As in vertebrates, octopus brains contain high levels of regulatory RNA molecules, the paper – available as a preprint at bioRxiv and yet to be peer-reviewed – finds. This could help them develop lots of different neurons and greater neuronal complexity.
“We show that the major RNA innovation of soft-bodied cephalopods is a massive expansion of the microRNA gene repertoire,” the authors write.
“The only comparable [microRNA] expansions happened, strikingly, in vertebrates. Thus, we propose that [microRNAs] are intimately linked to the evolution of complex animal brains.”
MicroRNA (miRNA) – not to be confused with the similarly named mRNA – don’t code for proteins, leading to the somewhat unflattering nickname “junk DNA”. Far from useless, they regulate gene expression by binding to mRNA and preventing it from being translated to protein.
A high number of miRNA allows organisms greater control over gene expression. A cephalopod with lots of miRNA – the study found 51 have been conserved in octopus and squid since their lineages diverged 300 million years ago – therefore may be able to generate more types of neuron, which could explain the complexity of their brains.
The team studied 18 tissues of the common octopus, initially speculating that RNA editing may underpin their impressive cognitive abilities. However, they found no significant differences between octopus and other invertebrates, although they concede some editing may be relevant in individual cases.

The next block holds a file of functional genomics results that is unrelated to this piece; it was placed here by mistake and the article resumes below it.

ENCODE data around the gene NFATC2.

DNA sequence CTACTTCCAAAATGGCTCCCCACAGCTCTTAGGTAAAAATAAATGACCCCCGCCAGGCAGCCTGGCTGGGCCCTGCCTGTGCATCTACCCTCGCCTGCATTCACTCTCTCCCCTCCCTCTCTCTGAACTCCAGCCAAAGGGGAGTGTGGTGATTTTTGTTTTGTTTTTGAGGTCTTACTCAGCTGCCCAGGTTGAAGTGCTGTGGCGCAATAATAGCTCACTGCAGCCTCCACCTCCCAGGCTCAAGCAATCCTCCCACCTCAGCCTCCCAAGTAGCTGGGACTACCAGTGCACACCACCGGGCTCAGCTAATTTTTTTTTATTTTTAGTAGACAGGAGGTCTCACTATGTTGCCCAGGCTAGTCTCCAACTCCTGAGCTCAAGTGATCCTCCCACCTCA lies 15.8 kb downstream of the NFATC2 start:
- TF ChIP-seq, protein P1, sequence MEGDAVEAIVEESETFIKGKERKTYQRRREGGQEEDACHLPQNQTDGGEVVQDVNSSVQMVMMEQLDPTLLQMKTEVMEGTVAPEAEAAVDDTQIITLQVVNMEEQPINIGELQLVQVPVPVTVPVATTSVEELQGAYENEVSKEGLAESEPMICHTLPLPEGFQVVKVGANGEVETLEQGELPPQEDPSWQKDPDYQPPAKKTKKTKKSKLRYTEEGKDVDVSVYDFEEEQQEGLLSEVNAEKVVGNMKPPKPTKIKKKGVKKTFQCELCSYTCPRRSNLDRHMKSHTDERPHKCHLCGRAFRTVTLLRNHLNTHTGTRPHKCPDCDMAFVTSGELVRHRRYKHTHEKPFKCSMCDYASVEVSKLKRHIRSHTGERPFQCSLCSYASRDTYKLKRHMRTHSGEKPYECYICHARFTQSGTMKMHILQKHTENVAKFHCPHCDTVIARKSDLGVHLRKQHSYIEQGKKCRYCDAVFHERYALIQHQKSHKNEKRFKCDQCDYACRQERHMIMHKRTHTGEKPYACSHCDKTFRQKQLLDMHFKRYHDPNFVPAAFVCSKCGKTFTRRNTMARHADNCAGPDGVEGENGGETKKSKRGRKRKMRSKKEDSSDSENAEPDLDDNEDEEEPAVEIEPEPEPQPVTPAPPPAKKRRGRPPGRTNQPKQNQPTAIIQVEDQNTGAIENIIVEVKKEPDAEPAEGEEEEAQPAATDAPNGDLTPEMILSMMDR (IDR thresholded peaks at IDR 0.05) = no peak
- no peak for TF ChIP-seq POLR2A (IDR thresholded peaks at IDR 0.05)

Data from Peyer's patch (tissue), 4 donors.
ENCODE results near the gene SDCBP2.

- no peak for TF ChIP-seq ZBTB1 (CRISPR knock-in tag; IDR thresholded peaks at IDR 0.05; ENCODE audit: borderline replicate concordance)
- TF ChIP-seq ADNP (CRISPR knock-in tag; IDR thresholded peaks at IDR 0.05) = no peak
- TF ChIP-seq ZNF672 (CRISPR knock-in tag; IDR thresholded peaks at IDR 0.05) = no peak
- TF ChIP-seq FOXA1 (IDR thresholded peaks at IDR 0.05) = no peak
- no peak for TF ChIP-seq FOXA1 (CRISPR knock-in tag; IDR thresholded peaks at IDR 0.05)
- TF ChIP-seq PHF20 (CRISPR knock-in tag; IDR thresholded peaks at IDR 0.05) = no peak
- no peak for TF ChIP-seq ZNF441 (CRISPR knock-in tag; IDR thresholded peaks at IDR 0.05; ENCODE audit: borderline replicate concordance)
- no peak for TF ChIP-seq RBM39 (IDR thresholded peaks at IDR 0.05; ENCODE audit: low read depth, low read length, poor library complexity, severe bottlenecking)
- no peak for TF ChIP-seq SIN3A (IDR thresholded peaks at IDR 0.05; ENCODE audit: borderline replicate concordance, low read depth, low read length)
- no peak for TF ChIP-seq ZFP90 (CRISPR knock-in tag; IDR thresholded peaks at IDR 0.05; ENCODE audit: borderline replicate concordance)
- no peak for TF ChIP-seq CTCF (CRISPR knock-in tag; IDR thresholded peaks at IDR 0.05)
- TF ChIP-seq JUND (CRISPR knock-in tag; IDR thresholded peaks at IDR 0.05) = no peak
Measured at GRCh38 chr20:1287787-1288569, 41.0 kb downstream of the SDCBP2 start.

Instead, the teeny tiny miRNA emerged as a factor potentially contributing to octopus brain complexity. The authors also examined miRNA expression patterns, finding that they are expressed most strongly in nervous tissues and are present in the brains of developing octopus hatchlings.
“Together, our data suggest that indeed novel [soft-bodied cephalopod] miRNAs contribute to the development of the octopus brain.”
Octopus are renowned for their smarts – although not all of them are quite so clever. The size and texture of their brains can vary, suggesting they might not all possess the same guile.
However, those that do can be found putting their intelligence to good (read: antisocial) use, punching fish, throwing debris, and displaying some impressive escape artistry. They are capable of many other complex behaviors, including potentially feeling physical and emotional pain and maybe even dreaming. As a result, they are now recognized as sentient beings in the UK, alongside squid and lobsters.
This intelligence is unusual among invertebrates – and now, we may have a better understanding of what might underpin it.